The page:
Malvasia (mahl-va-ZEE-ah)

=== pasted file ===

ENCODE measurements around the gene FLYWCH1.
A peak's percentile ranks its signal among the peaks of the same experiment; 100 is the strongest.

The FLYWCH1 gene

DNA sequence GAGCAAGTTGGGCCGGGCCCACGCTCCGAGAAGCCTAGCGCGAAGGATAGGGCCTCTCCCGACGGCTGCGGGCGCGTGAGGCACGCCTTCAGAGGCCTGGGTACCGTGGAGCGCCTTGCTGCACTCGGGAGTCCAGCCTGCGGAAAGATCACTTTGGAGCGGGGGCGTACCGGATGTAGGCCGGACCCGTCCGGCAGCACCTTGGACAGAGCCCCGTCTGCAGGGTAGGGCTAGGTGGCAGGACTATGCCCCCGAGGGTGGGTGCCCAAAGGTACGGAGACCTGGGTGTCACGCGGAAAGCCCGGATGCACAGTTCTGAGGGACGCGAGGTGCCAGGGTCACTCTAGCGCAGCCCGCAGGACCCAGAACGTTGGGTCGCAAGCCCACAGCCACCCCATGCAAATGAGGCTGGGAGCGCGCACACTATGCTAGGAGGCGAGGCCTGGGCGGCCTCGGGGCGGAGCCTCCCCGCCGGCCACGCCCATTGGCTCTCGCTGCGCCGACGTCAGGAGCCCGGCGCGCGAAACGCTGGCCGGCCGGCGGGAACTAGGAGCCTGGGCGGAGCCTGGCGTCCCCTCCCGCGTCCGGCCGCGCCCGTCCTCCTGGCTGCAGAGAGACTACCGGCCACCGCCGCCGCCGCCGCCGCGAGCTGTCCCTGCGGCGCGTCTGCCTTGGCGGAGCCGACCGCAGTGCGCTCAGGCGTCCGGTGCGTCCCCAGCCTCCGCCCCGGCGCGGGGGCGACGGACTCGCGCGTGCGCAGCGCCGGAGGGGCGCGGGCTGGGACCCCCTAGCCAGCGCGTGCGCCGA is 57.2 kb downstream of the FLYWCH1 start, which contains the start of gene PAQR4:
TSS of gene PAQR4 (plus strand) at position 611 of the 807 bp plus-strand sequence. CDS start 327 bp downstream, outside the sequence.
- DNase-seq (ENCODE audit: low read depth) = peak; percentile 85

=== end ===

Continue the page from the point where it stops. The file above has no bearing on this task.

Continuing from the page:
Like muscat, malvasia is not a single variety but a collective name for a wide variety of Mediterranean grapes (white-, pink-, and black-skinned), most of which are actually not related. What some of them do share, however, is an ability to result in sweet wines that are high in alcohol. Greece has been put forward as the original home of malvasia but DNA testing does not support this idea. Among the different varieties—all with malvasia in the name—are malvasia bianca di candia (the most planted type of malvasia and common in Italy); malvasia bianca lunga (used in Tuscany for vin Santo and historically in Chianti where it was part of the original Chianti “formula”); malvasia branca de São Jorge (the malvasia used to make malmsey Madeira); and malvasia di Lipari (which makes the famous Sicilian passito dessert wine of the same name; confusingly, this is also known as malvasia candida which sounds awfully close to malvasia bianca di candia). Malmsey is an English corruption of the word malvasia.


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